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In the great Republican tradition of white people telling black people what racism is, or congressional committees run by men setting policies on women's health, the Natural Resources Committee held a very important hearing on the politicization of science last week. To keep the testimony untainted by bias, subcommittee chair Rep. Louie Gohmert didn't invite any actual scientists to testify. It was an inspiring reminder that the House Science Committee doesn't have a monopoly on ruining science.


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In his opening remarks, Gohmert did a pretty good impersonation of someone who knew some Science Words:

The purpose of this hearing is to hear from real people, mammals called human beings that have been harmed by the federal government.

Gohmert then invited testimony from three witnesses who catalogued all sorts of victimization by government-sponsored scientists working for the U.S. Fish and Wildlife Service (FWS) and the National Park Service (NPS). Again, to keep things fair and balanced, no representatives from those agencies were invited to speak, either. For God's sake, haven't they done enough damage already?

The clown show kicked off with testimony from Kathleen Hartnett White, who formerly chaired the Texas Commission on Environmental Quality (TCEQ), the Texas agency that sounds like it might be sort of like the Environmental Protection Agency but mostly serves to keep industries from being fined too heavily when they have a little pollution oopsie. White noted that she knows all about science and its negative effects on decent people, through her "previous work on environmental issues in Washington, D.C. for the National Cattlemen’s Association" and through appointed positions in Texas government. More recently, White has helped the climate-change deniers at the Heartland Institute make the "moral case" for fossil fuels, and has explained that civilization itself is far more threatened by Islamic terrorists who want to behead us all than by climate change, which she dismisses as "little more than bad weather." In other words, while she is no scientist, she is an expert on why scientists' conclusions are No Big Deal.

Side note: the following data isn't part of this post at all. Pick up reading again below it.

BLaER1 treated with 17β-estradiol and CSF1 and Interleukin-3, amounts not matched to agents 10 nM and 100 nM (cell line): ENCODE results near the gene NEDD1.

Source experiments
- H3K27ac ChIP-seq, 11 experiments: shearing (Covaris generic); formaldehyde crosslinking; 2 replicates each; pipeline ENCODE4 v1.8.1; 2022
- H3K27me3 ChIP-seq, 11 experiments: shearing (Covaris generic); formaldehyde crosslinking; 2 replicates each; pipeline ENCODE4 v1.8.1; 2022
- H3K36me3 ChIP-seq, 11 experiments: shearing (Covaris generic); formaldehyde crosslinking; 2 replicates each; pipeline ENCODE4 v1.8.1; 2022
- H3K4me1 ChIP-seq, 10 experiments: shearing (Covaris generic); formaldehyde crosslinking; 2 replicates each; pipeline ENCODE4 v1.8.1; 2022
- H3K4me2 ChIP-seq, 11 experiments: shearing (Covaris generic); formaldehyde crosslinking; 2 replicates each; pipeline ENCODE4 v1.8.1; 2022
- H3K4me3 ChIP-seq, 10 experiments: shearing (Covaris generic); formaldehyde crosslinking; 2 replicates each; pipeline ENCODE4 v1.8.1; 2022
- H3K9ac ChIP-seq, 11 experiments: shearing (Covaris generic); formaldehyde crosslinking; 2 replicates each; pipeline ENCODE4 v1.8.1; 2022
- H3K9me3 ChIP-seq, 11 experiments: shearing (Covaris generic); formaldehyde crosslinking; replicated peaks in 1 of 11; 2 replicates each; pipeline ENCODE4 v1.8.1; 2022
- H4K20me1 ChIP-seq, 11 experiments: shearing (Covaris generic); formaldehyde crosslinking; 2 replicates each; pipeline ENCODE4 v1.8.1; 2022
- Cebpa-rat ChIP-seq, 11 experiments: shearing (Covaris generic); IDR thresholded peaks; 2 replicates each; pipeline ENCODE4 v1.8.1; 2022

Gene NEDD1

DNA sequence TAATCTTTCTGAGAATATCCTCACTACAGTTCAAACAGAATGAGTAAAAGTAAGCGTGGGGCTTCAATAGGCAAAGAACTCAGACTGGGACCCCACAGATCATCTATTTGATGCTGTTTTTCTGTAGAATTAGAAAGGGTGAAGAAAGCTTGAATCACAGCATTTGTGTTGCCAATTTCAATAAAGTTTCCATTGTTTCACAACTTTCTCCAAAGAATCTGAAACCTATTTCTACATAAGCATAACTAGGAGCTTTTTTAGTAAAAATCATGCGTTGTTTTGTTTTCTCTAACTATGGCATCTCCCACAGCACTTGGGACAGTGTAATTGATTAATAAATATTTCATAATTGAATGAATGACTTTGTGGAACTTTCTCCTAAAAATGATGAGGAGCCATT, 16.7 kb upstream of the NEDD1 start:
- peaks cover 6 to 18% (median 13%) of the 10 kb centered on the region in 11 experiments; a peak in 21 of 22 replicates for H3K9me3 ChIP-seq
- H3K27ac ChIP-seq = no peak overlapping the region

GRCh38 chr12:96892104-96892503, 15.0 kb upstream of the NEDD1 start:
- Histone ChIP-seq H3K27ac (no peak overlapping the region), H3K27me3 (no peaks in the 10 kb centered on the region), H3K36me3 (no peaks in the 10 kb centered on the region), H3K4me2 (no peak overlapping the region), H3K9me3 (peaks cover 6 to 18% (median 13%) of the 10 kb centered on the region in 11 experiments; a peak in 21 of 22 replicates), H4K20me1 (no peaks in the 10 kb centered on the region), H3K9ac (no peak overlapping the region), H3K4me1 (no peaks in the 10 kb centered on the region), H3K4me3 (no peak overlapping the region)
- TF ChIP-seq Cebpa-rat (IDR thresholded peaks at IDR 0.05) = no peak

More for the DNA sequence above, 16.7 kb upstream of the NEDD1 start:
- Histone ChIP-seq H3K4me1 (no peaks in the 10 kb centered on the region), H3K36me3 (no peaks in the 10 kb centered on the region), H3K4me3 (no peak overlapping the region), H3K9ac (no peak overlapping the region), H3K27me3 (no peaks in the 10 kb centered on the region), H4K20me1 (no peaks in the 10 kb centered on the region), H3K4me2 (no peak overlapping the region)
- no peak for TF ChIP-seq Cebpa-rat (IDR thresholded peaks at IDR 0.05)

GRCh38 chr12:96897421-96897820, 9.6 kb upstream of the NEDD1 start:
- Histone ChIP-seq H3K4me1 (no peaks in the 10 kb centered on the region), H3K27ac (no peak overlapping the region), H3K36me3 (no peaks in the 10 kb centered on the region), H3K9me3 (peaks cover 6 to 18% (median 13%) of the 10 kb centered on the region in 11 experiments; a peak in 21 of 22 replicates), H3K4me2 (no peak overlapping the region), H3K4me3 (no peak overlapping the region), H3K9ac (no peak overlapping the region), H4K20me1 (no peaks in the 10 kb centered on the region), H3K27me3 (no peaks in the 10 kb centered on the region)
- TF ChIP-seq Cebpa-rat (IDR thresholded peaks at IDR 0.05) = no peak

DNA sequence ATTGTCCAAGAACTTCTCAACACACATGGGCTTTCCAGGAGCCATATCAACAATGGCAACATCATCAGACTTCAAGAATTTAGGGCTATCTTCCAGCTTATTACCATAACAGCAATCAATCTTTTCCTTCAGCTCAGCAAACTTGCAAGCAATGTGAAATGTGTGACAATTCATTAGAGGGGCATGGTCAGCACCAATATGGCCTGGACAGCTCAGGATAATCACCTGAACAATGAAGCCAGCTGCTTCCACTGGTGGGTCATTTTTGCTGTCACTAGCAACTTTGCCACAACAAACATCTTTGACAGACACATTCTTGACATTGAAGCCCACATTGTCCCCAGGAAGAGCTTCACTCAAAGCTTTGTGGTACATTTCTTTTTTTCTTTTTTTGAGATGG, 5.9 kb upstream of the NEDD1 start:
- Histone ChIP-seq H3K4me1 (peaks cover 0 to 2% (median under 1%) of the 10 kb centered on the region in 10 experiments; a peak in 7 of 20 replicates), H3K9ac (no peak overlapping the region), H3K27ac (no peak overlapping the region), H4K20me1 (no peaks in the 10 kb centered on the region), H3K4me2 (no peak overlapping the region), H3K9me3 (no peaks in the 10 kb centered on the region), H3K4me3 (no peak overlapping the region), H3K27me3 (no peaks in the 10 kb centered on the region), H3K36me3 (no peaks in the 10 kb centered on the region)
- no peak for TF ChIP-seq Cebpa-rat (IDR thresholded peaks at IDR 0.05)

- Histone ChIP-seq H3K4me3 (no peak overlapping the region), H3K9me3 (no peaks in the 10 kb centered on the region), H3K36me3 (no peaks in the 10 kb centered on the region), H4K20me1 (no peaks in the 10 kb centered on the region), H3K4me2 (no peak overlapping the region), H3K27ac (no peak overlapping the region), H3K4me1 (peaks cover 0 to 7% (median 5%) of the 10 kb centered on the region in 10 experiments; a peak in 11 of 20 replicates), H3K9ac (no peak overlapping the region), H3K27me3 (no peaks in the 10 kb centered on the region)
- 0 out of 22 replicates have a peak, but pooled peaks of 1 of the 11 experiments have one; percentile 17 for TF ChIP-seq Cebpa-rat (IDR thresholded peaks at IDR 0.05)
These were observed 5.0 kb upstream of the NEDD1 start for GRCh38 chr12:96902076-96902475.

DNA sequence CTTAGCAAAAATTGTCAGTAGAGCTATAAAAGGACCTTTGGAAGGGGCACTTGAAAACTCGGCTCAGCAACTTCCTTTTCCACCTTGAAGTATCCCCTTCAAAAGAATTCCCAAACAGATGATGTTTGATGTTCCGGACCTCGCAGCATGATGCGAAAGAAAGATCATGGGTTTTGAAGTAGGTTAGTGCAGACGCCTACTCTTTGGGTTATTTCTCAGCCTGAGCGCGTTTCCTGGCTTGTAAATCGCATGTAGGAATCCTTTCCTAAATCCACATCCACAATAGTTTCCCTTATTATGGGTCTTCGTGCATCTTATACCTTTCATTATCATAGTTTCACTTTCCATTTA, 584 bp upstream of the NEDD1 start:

White testified about how "weak government science" had encouraged an environmental group to sue the state of Texas to allegedly preserve a habitat for the whooping crane, an endangered and beautiful but economically unproductive bird that the crazed environmentalists insist need "wetlands" to survive, even when people could put all that water to far better use. White faulted the Fish and Wildlife Service for having miscounted the number of cranes that died due to environmental degradation, which just proves that FWS was skewing its science to put birds over people. FWS biologists were the ones who discovered that the earlier count was inaccurate, and FWS changed its survey methods to correct the error, a change that ultimately led to the environmentalists' losing their case. But White was pretty annoyed that the FWS was producing data that might have stolen water from people and agriculture at all, and that proves government scientists aren't trustworthy.

The other Republican witnesses had similar stories of out-of-control government science ruining people's lives. Clara Beckett, a county commissioner for Bastrop County in Texas, shared a terrifying tale about how FWS biologists completely ruined her county's recovery from a 2011 wildfire because the fire hit an area designated as "critical habitat" for the endangered Houston toad. As a result, according to Beckett's prepared remarks, every part of the recovery effort had to pass muster with the jackbooted federal Toad Nazis: